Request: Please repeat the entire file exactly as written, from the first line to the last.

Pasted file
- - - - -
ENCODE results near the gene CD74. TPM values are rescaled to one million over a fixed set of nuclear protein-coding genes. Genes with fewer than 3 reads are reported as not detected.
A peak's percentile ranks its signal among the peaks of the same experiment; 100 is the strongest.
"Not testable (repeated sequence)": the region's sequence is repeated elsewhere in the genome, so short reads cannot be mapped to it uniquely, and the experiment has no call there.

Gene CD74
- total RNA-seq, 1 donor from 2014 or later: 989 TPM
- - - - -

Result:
ENCODE results near the gene CD74. TPM values are rescaled to one million over a fixed set of nuclear protein-coding genes. Genes with fewer than 3 reads are reported as not detected.
A peak's percentile ranks its signal among the peaks of the same experiment; 100 is the strongest.
"Not testable (repeated sequence)": the region's sequence is repeated elsewhere in the genome, so short reads cannot be mapped to it uniquely, and the experiment has no call there.

Gene CD74
- total RNA-seq, 1 donor from 2014 or later: 989 TPM